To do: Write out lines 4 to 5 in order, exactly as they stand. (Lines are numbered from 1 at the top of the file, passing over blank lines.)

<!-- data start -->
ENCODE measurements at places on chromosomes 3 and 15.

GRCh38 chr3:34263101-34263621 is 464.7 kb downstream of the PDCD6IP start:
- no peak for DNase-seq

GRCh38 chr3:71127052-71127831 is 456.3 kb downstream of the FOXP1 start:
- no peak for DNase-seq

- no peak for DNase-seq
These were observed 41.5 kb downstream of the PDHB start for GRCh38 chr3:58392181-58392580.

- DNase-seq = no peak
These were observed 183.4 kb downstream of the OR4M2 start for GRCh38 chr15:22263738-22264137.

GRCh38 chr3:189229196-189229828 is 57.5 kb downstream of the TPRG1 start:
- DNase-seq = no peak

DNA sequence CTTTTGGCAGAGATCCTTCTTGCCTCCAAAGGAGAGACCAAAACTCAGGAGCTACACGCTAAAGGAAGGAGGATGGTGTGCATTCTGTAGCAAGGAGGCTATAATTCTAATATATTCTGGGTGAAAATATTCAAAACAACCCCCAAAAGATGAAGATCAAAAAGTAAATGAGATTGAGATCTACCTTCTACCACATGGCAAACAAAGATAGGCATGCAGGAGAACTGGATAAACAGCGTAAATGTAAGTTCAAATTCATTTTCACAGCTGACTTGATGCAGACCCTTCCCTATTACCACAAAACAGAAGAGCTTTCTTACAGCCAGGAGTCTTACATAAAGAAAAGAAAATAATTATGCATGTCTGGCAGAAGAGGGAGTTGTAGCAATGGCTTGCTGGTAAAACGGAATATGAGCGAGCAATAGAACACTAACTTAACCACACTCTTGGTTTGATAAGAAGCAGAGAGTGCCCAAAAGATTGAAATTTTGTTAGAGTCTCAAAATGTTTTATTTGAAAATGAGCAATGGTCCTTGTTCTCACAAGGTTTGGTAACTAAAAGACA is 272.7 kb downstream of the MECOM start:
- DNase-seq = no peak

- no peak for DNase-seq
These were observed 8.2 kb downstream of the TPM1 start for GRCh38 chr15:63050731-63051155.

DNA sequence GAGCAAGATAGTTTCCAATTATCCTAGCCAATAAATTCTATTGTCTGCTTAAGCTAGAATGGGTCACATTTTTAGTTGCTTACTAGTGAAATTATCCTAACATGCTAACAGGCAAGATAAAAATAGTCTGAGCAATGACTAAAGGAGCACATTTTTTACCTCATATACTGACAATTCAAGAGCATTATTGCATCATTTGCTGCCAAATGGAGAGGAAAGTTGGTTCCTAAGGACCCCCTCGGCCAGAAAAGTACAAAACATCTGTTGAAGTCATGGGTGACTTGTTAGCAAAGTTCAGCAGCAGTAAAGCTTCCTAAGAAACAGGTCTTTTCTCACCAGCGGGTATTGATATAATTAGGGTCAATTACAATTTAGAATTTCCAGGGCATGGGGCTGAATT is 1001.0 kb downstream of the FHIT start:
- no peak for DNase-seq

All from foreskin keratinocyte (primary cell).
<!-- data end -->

GRCh38 chr3:71127052-71127831 is 456.3 kb downstream of the FOXP1 start:
- no peak for DNase-seq